Consequent to the exploration of London’s Living Spaces and Places Policy 7.3 designing out crime the following requirements will be excavated and analysed.
“A Boroughs and others should seek to create safe, secure and appropriately accessible environments where crime and disorder, and the fear of crime do not undermine quality of life or community cohesion.”
“Development should reduce the opportunities for criminal behaviour and contribute to a sense of security without being overbearing or intimidating. In particular:”
A “routes and spaces should be legible and well maintained, providing for convenient movement without compromising security”
Providing public paths with separation from private properties to ensure that the public know their boundaries preventing close contact to private properties.
B “there should be a clear indication of whether a space is private, semi-public or public, with natural surveillance of publicly accessible spaces from buildings at their lower floors”
Referring to point A, in addition making sure that public passage ways are within natural surveillance views to prevent criminal activity.
C “design should encourage a level of human activity that is appropriate to the location, incorporating a mix of uses where appropriate, to maximize activity throughout the day and night, creating a reduced risk of crime and a sense of safety at all times”
This point refers to the idea of social housing not feeling secluded from the general public and having close access to public parks/communal areas, shops and other social human activity.
D “places should be designed to promote an appropriate sense of ownership over communal spaces”
Again, similarly to points A and B, making sure boundaries are apparent via possibly fencing or some form of territorial marking.
E “places, buildings and structures should incorporate appropriately designed security features”
This point is more about general safety ensuring theft and burglary are unlikely.
F “schemes should be designed to minimise on-going management and future maintenance costs of the particular safety and security measures proposed”
“The final point is to ensure there wouldn’t need to be regular refurbishment or changes to the housing, creating a long lasting, sustainable block of housing.”
“The above measures should be incorporated at the design stage to ensure that overall design quality is not compromised.”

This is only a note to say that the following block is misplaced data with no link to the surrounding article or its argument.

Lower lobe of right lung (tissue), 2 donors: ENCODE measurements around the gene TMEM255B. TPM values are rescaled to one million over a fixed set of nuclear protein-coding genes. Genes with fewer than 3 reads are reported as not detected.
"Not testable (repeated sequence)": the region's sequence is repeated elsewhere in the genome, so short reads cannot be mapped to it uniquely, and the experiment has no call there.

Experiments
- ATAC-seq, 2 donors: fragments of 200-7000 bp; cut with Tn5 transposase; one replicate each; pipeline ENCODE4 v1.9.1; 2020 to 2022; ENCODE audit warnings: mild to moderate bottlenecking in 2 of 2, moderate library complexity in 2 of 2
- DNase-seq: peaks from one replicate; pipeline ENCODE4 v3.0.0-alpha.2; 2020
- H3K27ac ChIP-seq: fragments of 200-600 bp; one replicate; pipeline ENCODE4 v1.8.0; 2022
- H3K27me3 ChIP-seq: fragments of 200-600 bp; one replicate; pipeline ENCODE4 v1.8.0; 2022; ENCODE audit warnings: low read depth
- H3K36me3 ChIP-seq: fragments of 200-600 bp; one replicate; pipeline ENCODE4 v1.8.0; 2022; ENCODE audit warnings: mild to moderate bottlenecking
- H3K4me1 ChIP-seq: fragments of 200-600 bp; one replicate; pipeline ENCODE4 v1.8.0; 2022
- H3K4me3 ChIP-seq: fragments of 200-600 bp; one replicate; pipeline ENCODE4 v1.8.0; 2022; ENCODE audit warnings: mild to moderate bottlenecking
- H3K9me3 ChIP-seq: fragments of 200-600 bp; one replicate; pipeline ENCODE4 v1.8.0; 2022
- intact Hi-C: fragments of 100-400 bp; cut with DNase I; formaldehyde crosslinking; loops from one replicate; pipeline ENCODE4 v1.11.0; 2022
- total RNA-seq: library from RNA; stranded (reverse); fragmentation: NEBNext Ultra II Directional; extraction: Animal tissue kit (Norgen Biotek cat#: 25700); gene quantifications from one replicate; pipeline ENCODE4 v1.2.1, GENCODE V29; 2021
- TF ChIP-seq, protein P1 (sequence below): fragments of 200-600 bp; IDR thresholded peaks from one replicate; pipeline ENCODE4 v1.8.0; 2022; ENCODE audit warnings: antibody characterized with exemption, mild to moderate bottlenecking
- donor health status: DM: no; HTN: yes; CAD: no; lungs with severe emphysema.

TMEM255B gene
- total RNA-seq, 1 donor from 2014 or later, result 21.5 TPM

With the above being elucidated, the information was discovered that The London Borough of Southwark’s Mayhew House was to be sold due to not meeting the decent home standard and couldn’t fund the astonishing £12.2 million refurbishment costs. It was required for residents to evacuate their homes due to “the nature and extent of the work required”.
This is just one of many mass social housing estates in the City of London that are so poorly designed encouraging criminal activity such as theft, violence and burglary and are/will be forced to be demolished or sold to companies of a higher financial bracket for refurbishment which is a big problem for the growing population of poverty-stricken residents.
What is a past example of the effects of poor design?
From August 7th to September 10th in 1888, the Borough of Southwark had an unidentified serial killer roaming the streets. There had been at least five prostitutes murdered in this very impoverished area.
Upon investigations, they knew that the killer had knowledge of anatomy, as bodies were mutilated. Letters were also written to the police, taunting them in a disturbing way.
Since 1888 nearly 100 suspects have been named. This area had skilled immigrants, Jews and Russians but was still known for the high level of violence and crime.
Victims and Locations
Victims Name Date of Death Location of Death
Martha Tabram August 8th 1888 George Yard Buildings
Mary Nichols August 31st 1888 Bucks Row Whitechapel
Annie Chapman September 8th 1888 Hanbury Street
Elizabeth Stride September 30th 1888 Berner Street
Catherine Eddews September 30th 1888 Mitre Square
Mary Kelly November 9th 1888 Dorset Street
Alice McKenzie July 17th 1889 Castle Alley
Frances Coles February 13th 1891 Swallow Gardens
George Yard Buildings
These buildings were constructed in 1875 – they were a former timber yard after the demolition of the slums. They were unlit, with a dark central entrance arch, which lead to communal staircases, which then lead to four floors worth of rooms. There were forty-eight separate lodges. The staircases were usually lit but the rule was that all lights were out after 11p.m. The poor labouring class typically occupied this type of accommodation.
What allowed the murder?
The rule of no lights and the poor design of the building, the enclosed archway leading to almost pure darkness, allowed crimes to be undertaken without the risk of exposure to natural surveillance, enabling people to get away with crimes.